Become an employee for tax purposes – “inside IR35”
While some companies have introduced a ‘no PSC’ policy, others, like Tesco Bank and Sainsbury’s, have said that most of its contracts will automatically fall ‘inside’ IR35. If contractors are allowed to continue working through their limited companies, but are blanket ruled inside IR35, they must weigh up whether it’s financially worth it. If you work on contacts that are both ‘inside’ and ‘outside’ IR35, then it could be worth keeping your limited company but also sourcing a reliable umbrella company to give you the most contracting options.
If you operate through your limited company on contracts that are inside IR35, you’ll be taxed as an employee without receiving any employment benefits
If less than 50% of your contractor income comes from outside IR35 contracts, it may not be worth working through your limited company, especially given the risks. In this instance, it may be better to go full umbrella, at least until companies reconsider their policy in light of any changes to the legislation.
If you opt for Agency PAYE the agency will deduct tax and NI before you’re paid, which will remove the need for IR35 assessment. However, many agencies don’t have the resources to offer a payroll service. Contractors should understand that they’re only entitled to employment benefits if they’re classed as agency workers, which means they have a direct contract of employment with the agency following 12 continuous weeks of employment.
- Agencies are paid by the end client and can, therefore, be conflicted in the advice and support they give contractors.
- With Agency PAYE, each new contract is a separate run of employment that will end when the contract ends. In order to remain on the agency’s payroll, contractors are limited to contracts sourced via that agency.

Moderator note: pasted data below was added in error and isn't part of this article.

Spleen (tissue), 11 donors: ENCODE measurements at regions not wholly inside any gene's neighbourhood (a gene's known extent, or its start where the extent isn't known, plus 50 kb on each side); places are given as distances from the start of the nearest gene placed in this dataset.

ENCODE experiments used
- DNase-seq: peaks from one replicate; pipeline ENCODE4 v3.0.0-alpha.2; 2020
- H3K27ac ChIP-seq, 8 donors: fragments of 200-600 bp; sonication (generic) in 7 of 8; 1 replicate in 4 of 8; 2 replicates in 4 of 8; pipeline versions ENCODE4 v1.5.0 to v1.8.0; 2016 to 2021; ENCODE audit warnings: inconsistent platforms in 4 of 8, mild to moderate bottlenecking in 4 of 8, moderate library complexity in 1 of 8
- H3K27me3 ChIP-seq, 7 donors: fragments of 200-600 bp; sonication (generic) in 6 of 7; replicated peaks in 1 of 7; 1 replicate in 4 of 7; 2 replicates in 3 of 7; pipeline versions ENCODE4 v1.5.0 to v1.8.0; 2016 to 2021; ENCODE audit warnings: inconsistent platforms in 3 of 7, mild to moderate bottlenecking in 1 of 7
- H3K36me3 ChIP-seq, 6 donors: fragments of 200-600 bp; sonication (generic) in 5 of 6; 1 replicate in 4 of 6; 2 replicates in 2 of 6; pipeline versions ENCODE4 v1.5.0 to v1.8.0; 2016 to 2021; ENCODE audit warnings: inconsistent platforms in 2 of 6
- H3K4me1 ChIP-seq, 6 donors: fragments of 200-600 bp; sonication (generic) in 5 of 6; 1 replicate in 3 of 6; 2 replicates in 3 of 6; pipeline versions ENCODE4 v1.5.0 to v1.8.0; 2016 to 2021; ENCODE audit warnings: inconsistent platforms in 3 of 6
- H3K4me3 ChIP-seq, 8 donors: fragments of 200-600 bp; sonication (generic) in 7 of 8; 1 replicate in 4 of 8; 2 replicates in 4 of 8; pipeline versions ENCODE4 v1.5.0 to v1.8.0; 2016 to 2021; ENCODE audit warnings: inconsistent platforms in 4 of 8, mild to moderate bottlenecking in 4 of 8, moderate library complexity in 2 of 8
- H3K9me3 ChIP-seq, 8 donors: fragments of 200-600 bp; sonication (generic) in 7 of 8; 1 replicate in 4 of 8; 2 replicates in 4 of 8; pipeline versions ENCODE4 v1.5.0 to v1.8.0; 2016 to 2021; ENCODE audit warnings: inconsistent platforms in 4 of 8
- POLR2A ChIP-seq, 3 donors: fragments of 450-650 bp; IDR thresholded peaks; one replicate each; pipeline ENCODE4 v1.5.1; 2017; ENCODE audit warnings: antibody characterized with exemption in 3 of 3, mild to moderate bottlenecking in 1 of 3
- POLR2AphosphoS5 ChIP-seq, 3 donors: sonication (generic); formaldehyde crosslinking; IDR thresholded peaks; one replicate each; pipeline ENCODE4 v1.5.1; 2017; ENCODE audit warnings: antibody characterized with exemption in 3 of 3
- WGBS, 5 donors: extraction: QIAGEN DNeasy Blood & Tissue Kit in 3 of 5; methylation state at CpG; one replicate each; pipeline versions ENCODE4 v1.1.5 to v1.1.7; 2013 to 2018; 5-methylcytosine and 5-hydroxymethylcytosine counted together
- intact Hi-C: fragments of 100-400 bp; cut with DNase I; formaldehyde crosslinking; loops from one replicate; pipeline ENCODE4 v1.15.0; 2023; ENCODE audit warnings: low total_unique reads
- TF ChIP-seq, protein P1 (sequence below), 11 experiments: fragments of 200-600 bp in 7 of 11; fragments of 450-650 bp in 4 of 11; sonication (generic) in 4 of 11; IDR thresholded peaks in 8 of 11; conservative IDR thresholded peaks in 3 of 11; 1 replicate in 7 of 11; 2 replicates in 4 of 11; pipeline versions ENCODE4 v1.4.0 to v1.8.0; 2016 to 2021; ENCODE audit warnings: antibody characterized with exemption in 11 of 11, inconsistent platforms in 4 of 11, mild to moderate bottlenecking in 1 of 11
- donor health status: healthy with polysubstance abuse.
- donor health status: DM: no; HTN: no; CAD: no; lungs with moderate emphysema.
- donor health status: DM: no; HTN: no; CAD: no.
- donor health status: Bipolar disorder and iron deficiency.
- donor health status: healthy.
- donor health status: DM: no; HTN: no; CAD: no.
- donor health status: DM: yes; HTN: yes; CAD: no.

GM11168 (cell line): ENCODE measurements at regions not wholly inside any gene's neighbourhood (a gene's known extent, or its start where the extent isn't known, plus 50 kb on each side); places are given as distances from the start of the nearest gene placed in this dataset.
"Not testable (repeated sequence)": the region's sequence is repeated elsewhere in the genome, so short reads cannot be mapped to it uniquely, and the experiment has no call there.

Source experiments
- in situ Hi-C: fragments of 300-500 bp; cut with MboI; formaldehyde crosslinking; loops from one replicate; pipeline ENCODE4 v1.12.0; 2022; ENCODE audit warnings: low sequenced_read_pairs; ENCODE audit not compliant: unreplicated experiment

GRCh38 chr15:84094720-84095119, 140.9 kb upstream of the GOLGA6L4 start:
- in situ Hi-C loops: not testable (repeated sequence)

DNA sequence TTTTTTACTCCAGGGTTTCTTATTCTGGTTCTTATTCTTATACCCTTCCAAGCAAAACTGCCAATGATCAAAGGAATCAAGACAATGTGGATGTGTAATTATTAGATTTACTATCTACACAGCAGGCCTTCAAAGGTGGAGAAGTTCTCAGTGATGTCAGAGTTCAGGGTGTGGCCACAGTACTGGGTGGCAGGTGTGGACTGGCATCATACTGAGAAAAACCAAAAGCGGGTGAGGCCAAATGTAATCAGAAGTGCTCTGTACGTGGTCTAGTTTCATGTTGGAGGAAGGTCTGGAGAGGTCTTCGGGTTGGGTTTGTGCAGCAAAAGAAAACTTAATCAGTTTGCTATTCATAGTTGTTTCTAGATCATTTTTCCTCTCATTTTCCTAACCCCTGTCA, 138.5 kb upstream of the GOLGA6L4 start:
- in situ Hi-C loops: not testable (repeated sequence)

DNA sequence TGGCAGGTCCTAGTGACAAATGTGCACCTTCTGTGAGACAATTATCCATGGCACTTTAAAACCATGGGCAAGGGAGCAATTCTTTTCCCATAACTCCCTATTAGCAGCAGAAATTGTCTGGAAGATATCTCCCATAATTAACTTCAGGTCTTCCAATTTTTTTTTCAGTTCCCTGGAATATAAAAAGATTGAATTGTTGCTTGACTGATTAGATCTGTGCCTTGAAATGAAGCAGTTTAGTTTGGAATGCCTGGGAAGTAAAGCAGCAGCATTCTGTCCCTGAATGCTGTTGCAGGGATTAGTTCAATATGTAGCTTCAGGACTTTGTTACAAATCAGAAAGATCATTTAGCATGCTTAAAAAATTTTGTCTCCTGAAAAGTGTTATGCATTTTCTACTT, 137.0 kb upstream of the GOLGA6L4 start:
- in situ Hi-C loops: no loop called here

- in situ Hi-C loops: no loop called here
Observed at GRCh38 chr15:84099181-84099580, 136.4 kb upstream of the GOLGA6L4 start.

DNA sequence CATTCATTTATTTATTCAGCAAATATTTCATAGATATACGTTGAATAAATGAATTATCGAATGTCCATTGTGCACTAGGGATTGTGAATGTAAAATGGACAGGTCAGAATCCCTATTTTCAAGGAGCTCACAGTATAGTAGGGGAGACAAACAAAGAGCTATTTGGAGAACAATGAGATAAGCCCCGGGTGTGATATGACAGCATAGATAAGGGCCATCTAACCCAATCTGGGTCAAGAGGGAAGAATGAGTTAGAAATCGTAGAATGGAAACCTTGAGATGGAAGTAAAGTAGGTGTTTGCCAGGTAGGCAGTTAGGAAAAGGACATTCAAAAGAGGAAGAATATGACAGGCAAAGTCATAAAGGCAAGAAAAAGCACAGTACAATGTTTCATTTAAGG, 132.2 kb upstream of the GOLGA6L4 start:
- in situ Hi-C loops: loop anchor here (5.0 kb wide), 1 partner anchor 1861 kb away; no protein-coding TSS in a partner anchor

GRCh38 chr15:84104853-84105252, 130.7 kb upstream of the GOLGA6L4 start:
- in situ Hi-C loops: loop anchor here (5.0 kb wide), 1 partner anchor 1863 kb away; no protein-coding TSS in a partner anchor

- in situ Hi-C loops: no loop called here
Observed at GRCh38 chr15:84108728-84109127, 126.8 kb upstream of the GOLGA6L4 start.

Working via an umbrella company automatically removes the IR35 risk as the umbrella company becomes your employer, deducting taxes and NICs at source. You’ll still be able to operate outside IR35 on other contracts simultaneously and easily after your current contract concludes, by keeping your limited company. Another advantage is that although you may have multiple contracts with different agencies and end clients, you will have one continuous employer – the umbrella company. Umbrella companies receive their income from the contractor rather than the end client, so are more easily able to act in their best interests. With an umbrella company, you’ll automatically receive employment-related benefits, such as holiday and sick pay.
You will pay employment taxes plus a service charge, which impacts the amount you take home.
Dispute the Status Determination
It should be noted that clients who make blanket decisions are taking a very risky approach. If there’s even a minor difference between the terms and conditions or working practices of workers under that blanket decision, the reasonable care test will not be met. Contractors who feel that reasonable care has not been taken might first try gently reminding the end client of the provisions outlined in the draft legislation and request a review via their agency. Where a contractor feels certain that reasonable care has been ignored, then they could seek to overturn the end client’s decision utilising the appeals process.
- The appeals process is ‘client led’ and therefore likely to be biased in the client’s favour
- Ultimately a client cannot be forced to take on contractors so there’s a risk of losing the assignment altogether
Ultimately, contractors have a choice whether they accept the end client’s terms, or whether they choose to seek preferable ones. While many contractors are opting to wait and see what the situation will become April 2021, this course of action risks them being caught by blanket policy at any time. While clients who blanket assess will lose the best talent and end up paying for their one-size-fits-all approach further down the line, this leaves contractors in a difficult position in the meantime. If you’re concerned that you might be blanketed, it’s better to take affirmative action that eliminates risk and protects all your options.
This content has been supplied by IR35 Guru.
ContractingWise has a range of options to help keep your contracting career on track. If you’ve been affected by the Off-Payroll reforms, or if you’re unsure about your employment status, talk to a member of our team on: 0203 642 8679